Refuse to sink
When the waters of life get rough, recognizing that God keeps all His children safe and whole opens the door to hope, strength, and healing.
I was in a drive-through line in my car, waiting for a breakfast sandwich. When I reached the register, I noticed that the woman taking my credit card had a tattoo on her arm that said, “Refuse to sink” surrounded by roses and a ship’s anchor. “I really like that message,” I said, pointing to her arm.
She thanked me with a smile and shared that parts of her life hadn’t been easy. But the message on her arm was something a relative had shared with her, and it had resonated. The tattoo was a way for her to remember this encouragement.
That really helped me. “Yes, I believe that, too,” I found myself mentally agreeing as I drove away with my food.
Christian Science has shown me that we all have a God-given right and ability to “refuse to sink” during difficult times – one that is so much more than trying through force of will to be strong or to project confidence. God, divine Life and Love, actually holds us up just by virtue of our relation to God. As children of God, we are spiritual, reflecting and expressing the goodness of our creator. So spiritual buoyancy is “baked in” to our selfhood.
When we pray to accept and learn to count on our connection to divine Love, we’ll feel resilience in the face of darkness and be less likely to feel adrift, anchorless, and excluded.
The key is understanding and trusting that God preserves us and constantly brings good things to light. We’re not mortals destined to flail around. As we embrace God’s view, we’ll also be gentler with ourselves as we learn these lessons, and we’ll also be more content with our days.
How this all plays out in daily life may look different for everyone, but the foundation is the same. And it’s deeply rooted in Christian theology, in Christ Jesus’ example. Of course, an ultimate example of refusing to sink is when Jesus rose from the grave after being crucified! But his smaller yet powerful healing demonstrations of God’s total supremacy along the way all built up to that moment of triumph.
So what could “refusing to sink” look like in practice? It’s not about mere human determination. It comes down to an openness to the light of Christ that reveals our God-given buoyancy and uplifts us, and a willingness to practice living that buoyancy. Sometimes it could mean, quite simply, moving forward with plans to meet up with a friend or a family member, intending to be a blessing and to actively appreciate others’ spiritual qualities, even when we’d rather sit on the couch curled up with a blanket and our phone. Or, when it feels like we’ve really taken a gut punch, it could mean taking time to quiet our thoughts and pray to better see the reality of God’s supremacy, pushing back against the notion that there is nothing we can do to stand up to and overcome evil.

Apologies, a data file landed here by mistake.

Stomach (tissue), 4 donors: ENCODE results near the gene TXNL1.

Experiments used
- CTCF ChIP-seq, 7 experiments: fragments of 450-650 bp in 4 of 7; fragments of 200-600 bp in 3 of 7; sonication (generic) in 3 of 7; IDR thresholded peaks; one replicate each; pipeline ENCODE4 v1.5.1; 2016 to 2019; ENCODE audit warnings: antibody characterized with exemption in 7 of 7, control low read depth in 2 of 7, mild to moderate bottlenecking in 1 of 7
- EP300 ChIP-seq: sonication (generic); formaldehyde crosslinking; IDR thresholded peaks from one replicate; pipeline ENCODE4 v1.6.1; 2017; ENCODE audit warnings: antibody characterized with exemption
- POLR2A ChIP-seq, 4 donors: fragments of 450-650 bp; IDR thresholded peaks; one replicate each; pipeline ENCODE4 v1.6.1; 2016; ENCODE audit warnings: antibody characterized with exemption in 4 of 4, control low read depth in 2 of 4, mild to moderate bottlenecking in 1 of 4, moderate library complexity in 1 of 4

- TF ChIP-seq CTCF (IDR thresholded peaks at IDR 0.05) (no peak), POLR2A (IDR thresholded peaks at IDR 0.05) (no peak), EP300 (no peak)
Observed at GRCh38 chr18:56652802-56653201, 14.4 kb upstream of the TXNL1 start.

Small decisions like this lead to the larger ones that contribute to a world where darkness is diminished by increasing light.
In “Science and Health with Key to the Scriptures” by Mary Baker Eddy, the discoverer of Christian Science, there is a passage that talks about the symbolic meaning of the dragon that appears in Revelation, the last book of the Bible. The author poses and answers a question that describes an attempt to thwart the goodness and holiness of the eternal Christ that Jesus so masterfully exemplified: “What if the old dragon should send forth a new flood to drown the Christ-idea? He can neither drown your voice with its roar, nor again sink the world into the deep waters of chaos and old night. In this age the earth will help the woman; the spiritual idea will be understood” (p. 570).
I like to think of this as essentially a “So what?” question. Even amid evidence of a flood, “So what?” It doesn’t mean that the flood wins. The Christ-idea, expressing God’s tender love and care for all His children, is permanent and indestructible and comes to us all with unwavering grace.
God, divine Love, is our anchor. Feeling this is something that is natural to everyone. Yes, you are buoyant. You can refuse to sink.